My work seeks to understand the origins of national identity as it pertains to the Anzacs of Australia and New Zealand, their service at the Battle of Gallipoli, and its use in the establishment of a white, male creation myth in both nations following the end of World War One. I furthermore plan to examine how this Anzac myth excluded and even erased the place of marginalized communities in the birth of Australia and New Zealand as modern nations. In other words, my thesis explores both the insiders and the outsiders of the Anzac myth. My cutting-edge research aims to build upon the small but growing scholarship about these "forgotten" Anzacs and their role in the construction of nationhood.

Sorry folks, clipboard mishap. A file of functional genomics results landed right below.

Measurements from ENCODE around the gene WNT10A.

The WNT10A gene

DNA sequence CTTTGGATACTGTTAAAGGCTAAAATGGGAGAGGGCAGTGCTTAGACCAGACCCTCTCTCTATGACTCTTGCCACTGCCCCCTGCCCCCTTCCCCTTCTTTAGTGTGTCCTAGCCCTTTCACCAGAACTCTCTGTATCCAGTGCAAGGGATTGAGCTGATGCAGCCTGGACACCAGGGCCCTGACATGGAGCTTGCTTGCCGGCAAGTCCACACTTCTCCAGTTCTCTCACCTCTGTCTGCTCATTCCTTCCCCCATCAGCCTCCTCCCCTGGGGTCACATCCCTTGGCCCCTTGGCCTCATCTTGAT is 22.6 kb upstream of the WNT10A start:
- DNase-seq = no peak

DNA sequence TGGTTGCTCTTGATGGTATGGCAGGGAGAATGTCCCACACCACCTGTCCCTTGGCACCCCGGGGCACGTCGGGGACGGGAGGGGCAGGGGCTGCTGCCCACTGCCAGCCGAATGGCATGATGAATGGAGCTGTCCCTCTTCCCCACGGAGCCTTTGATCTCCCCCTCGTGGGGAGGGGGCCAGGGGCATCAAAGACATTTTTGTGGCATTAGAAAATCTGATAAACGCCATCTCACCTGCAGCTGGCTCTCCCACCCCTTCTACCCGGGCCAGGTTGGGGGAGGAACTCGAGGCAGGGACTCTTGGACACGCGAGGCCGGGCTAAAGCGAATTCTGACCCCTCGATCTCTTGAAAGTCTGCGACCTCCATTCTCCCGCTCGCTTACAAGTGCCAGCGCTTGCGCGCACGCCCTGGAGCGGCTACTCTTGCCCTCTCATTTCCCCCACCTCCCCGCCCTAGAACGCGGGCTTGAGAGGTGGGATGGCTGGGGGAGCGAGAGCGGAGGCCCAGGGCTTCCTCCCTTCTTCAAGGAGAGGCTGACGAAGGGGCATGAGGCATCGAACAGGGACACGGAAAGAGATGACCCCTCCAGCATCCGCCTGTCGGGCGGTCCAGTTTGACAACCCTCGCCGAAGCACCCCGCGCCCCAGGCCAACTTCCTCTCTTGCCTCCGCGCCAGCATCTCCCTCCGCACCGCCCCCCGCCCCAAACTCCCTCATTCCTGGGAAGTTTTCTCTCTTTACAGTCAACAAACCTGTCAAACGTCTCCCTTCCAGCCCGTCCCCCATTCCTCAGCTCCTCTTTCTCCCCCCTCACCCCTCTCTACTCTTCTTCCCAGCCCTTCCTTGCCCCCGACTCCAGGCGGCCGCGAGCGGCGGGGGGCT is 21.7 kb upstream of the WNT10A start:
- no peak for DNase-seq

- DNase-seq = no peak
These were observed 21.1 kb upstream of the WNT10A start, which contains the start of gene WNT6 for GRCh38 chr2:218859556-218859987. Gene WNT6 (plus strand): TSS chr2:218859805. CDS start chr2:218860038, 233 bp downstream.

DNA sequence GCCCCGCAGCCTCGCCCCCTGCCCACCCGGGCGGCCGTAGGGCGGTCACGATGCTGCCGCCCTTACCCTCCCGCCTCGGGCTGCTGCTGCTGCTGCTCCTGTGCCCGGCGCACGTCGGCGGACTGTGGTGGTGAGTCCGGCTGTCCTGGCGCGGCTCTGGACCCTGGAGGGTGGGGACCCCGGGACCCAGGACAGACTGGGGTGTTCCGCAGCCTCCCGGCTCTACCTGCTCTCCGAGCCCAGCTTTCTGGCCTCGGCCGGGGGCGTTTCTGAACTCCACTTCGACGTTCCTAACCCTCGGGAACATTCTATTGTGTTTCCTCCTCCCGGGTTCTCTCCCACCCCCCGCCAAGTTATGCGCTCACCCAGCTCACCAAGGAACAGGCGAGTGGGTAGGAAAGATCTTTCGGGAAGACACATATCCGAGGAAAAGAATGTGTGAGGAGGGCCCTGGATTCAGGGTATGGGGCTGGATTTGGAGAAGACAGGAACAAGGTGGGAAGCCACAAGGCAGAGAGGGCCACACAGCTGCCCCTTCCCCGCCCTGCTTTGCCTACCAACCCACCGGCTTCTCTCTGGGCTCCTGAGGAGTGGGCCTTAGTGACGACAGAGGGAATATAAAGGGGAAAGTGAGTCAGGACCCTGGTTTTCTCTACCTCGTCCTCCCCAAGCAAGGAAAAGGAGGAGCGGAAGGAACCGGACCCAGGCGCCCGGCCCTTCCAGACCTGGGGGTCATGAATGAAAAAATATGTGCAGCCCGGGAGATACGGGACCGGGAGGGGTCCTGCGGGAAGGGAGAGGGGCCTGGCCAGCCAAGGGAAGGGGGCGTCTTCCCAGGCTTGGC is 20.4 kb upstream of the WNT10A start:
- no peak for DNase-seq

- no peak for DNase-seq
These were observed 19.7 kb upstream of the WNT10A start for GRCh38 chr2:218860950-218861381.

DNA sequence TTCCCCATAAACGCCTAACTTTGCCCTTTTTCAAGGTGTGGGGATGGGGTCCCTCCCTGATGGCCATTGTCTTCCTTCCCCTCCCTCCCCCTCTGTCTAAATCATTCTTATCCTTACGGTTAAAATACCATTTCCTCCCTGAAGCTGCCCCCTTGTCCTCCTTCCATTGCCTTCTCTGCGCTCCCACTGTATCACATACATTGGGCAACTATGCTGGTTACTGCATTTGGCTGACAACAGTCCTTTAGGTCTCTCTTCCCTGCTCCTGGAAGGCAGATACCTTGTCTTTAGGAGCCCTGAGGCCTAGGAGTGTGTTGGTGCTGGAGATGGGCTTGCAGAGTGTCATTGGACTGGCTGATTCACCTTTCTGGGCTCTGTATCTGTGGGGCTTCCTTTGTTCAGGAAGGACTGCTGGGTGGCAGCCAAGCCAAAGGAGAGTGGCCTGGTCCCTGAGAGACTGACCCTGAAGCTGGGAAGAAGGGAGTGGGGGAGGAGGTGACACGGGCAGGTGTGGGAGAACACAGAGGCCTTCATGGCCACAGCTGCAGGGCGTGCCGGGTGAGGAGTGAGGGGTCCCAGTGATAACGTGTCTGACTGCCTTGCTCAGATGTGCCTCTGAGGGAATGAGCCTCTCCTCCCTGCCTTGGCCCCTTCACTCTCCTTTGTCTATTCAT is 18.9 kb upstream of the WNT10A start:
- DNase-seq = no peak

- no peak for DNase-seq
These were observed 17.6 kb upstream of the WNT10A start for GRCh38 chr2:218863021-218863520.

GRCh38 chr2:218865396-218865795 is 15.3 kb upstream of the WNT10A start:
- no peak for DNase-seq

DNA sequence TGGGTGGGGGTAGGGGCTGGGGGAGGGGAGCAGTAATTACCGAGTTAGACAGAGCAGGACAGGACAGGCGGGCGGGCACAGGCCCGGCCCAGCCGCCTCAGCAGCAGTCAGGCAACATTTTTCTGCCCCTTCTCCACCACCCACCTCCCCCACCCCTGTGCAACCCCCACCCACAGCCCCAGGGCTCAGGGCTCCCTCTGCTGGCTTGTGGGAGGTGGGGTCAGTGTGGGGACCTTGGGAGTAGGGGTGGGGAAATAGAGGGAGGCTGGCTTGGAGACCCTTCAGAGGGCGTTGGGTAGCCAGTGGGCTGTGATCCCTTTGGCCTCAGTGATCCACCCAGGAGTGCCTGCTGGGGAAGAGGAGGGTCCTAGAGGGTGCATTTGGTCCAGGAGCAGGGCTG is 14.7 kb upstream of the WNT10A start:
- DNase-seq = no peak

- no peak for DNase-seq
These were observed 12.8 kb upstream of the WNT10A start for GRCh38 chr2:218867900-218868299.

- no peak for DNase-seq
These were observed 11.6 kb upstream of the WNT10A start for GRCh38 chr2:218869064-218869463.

Much has been written about white male Anzacs, and by writing this thesis, I hope to contribute to bridging this disparity in the scholarly literature. Not only will I highlight the roles of women and people of color in greater detail, but I will also analyze how the formation of the Anzac myth systematically excluded them in the first place. The work also explores the ramifications and implications of this exclusion in Australia and New Zealand as increasingly multicultural nations. In sum, it brings together three threads of research: the formation of national identity in these nations, the paradox of the public's reverence of the failed military campaign of Gallipoli, and the exclusion of the "forgotten" women Anzacs and people of color.

Thesis Completion




Thesis Chair/Advisor

Lyons, Amelia


Bachelor of Arts (B.A.)


College of Arts and Humanities





Access Status

Open Access

Release Date